Case Comment: HMRC v Aimia Coalition Loyalty UK Ltd [2013] UKSC 15

Matthew Wentworth-May

Last month the Supreme Court decided, by a majority of 3-2, to dismiss the appeal of the Commissioners for Her Majesty’s Revenue and Customs. The decision followed a reference to the Court of Justice of the European Union by the House of Lords, and an important part of the decision was the extent to which the ruling by the CJEU was determinative of the appeal. The majority thought that it was not and, despite seemingly clear statements from the CJEU to the effect that HMRC’s appeal must succeed, the majority still found for the taxpayer.

 The facts

Aimia Coalition Loyalty UK Limited (“LMUK“) operates the Nectar points scheme which rewards customers by giving them points when they buy goods or services from certain businesses (known as ‘sponsors’). The customers then redeem the points in return for other goods and services (“Rewards“) from other suppliers (known as ‘redeemers’). In practice the sponsors and redeemers are frequently the same business.

LMUK is paid by the sponsors for the points it issues under the scheme, and LMUK accordingly accounts for VAT in respect of the supply it makes of issuing points (LMUK also receives a fee for providing certain other services, such as marketing services). LMUK then pays the redeemers a fixed amount (a “Redemption Amount“) for each point which is redeemed in return for Rewards.

LMUK is contractually obliged as part of its operation of the Nectar scheme to ensure that customers can, in return for the redemption of their points, obtain Rewards from the redeemers. Therefore, in order for its business to work, LMUK needs to be able to ensure that the points it has supplied (a supply in relation to which it has accounted for VAT) can be redeemed for Rewards.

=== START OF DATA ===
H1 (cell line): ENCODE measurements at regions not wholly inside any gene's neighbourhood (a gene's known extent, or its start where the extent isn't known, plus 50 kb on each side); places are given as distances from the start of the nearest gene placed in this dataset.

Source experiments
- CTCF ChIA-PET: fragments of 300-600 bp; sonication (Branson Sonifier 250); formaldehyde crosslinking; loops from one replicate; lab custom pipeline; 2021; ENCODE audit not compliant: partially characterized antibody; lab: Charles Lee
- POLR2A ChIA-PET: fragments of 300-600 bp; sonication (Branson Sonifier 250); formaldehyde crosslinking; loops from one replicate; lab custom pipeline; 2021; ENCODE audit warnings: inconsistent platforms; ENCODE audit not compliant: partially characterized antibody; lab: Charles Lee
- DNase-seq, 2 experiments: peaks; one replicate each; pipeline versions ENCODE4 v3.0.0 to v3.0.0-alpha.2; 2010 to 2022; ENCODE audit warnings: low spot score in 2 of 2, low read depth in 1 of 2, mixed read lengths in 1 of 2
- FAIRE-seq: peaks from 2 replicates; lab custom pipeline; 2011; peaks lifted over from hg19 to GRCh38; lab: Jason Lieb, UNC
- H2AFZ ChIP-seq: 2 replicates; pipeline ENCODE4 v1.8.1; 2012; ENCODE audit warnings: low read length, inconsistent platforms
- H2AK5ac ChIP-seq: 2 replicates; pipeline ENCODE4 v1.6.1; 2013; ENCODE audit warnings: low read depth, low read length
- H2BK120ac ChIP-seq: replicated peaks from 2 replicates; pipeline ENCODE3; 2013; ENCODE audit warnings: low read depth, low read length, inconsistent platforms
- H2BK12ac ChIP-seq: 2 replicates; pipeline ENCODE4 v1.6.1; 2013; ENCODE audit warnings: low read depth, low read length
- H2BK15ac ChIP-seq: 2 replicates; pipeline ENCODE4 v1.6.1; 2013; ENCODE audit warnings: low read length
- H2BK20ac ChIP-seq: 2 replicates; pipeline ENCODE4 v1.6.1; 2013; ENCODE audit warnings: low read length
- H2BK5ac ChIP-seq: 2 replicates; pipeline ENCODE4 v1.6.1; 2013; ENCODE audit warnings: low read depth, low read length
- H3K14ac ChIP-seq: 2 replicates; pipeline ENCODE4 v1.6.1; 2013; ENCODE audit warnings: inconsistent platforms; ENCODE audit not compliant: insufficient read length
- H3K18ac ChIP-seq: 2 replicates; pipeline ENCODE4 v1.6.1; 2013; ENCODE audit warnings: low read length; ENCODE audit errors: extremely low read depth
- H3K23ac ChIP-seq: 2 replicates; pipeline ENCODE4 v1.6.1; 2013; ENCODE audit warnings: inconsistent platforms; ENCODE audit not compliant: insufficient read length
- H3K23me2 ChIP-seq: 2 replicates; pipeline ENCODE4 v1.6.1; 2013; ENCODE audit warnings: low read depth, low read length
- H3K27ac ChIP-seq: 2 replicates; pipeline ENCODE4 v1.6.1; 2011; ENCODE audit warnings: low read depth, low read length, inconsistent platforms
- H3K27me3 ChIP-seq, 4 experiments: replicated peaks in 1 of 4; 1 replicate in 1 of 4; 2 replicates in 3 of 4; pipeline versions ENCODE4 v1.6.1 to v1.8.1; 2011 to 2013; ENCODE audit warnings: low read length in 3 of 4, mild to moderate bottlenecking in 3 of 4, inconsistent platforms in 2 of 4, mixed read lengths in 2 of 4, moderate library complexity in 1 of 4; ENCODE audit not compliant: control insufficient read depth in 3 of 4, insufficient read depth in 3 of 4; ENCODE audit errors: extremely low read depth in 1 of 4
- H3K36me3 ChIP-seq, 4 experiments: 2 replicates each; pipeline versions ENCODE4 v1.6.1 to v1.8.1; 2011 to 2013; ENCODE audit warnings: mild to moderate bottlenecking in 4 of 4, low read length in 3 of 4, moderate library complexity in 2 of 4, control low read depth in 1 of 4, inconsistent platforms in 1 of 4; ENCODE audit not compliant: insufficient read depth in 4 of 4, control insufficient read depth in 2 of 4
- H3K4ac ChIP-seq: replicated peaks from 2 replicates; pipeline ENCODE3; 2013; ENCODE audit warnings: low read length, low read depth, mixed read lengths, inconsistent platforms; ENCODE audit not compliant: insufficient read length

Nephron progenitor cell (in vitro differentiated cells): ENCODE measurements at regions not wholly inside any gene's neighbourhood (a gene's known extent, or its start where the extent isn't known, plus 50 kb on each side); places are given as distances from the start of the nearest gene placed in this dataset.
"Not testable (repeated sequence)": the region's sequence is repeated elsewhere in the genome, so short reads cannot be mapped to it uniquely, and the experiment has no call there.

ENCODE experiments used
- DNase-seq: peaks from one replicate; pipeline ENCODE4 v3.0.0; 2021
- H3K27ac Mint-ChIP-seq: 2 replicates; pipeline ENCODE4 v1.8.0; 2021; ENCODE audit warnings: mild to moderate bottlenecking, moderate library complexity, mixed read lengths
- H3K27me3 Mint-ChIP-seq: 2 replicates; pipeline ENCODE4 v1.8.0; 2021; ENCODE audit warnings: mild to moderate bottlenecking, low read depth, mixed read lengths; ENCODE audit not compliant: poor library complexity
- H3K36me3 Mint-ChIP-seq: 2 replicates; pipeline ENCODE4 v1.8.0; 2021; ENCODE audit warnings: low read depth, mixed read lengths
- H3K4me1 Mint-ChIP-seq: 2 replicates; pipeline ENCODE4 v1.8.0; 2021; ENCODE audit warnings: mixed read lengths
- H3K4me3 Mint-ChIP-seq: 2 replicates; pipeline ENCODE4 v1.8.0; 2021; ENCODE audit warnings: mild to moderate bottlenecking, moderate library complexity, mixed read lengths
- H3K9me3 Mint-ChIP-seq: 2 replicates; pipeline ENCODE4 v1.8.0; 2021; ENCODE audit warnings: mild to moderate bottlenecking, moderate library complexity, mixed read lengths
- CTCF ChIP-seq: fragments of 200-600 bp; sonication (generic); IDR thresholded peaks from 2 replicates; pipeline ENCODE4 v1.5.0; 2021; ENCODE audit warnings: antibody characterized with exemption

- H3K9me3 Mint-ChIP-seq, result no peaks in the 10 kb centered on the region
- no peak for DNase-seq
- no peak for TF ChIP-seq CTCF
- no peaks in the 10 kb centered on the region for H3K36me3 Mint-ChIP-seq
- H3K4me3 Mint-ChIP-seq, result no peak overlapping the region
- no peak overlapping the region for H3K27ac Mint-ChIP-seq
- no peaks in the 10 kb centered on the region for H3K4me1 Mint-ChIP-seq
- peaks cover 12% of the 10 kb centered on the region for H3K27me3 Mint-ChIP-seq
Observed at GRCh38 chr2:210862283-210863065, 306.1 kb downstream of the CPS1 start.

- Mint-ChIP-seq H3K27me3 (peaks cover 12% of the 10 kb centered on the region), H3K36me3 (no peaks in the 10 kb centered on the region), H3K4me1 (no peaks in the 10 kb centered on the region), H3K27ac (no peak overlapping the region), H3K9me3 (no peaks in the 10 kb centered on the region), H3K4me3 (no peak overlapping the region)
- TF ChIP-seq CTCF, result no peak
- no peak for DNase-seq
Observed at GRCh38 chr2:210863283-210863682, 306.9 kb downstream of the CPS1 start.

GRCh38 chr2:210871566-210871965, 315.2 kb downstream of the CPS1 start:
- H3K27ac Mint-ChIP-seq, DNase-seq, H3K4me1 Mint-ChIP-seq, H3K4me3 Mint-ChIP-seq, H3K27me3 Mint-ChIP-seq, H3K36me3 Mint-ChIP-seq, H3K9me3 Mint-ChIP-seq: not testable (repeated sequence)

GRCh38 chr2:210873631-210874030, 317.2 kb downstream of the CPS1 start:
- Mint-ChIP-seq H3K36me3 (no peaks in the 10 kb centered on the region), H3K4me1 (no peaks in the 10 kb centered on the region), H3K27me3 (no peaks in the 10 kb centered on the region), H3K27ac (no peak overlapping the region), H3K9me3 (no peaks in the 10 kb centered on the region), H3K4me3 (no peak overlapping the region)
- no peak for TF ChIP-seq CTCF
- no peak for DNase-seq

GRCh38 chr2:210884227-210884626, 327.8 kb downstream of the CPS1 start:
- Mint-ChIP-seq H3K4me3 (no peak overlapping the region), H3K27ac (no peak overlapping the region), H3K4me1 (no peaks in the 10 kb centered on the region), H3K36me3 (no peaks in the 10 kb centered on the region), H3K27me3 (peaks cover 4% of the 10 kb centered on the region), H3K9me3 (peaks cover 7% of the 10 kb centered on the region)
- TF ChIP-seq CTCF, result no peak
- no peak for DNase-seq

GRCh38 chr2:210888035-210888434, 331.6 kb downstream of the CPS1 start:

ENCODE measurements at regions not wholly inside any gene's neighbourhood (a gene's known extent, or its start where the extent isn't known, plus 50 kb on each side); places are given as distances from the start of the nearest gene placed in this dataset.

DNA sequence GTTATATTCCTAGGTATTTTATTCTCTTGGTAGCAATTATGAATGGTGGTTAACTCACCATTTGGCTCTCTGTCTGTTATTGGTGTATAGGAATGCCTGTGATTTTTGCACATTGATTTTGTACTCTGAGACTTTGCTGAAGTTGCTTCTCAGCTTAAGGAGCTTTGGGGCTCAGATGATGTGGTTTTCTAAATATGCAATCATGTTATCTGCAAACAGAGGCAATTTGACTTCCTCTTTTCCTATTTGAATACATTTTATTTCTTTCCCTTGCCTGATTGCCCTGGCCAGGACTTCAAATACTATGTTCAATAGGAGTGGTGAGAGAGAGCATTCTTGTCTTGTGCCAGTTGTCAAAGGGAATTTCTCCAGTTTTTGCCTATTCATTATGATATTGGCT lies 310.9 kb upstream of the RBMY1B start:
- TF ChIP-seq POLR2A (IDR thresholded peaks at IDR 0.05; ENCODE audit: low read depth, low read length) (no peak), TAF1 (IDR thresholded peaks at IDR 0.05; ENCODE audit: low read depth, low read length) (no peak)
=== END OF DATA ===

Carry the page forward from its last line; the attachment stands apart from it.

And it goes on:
The key question at issue is whether LMUK can recover the VAT charged by the redeemers on the Redemption Amount on the basis that the Redemption Amount was consideration for a supply of services that LMUK received from the redeemers. If, in contrast, the correct analysis is that the Redemption Amount was consideration paid by LMUK as a third party in respect of the supply of Rewards to customers, LMUK would not be able to recover this VAT.

The decision of the Supreme Court

In holding that the CJEU’s decision did not determine the appeal the majority focussed on the fact that the CJEU had not been asked in the reference to the CJEU to consider the relevance of a number of facts which the Supreme Court considered particularly relevant to the appeal, especially the fact that that a key part of LMUK’s business was the making of supplies for VAT purposes when it issued points to customers, and it was therefore essential for LMUK’s business to work for it to be able to have these points redeemed in return for further goods or services.

The majority concluded that, in the circumstances, the CJEU had provided helpful guidance as to how the relevant VAT legislation was to be interpreted. However, the CJEU had not decided that, in the factual situation at hand, the only possible conclusion from a VAT perspective was that the payment by LMUK had to be seen as third party consideration for the supply of goods or services by the redeemer to the customer, with the consequence being that no supply had been made to LMUK for VAT purposes, and so LMUK could not recover as input tax the VAT in respect of the payment it made.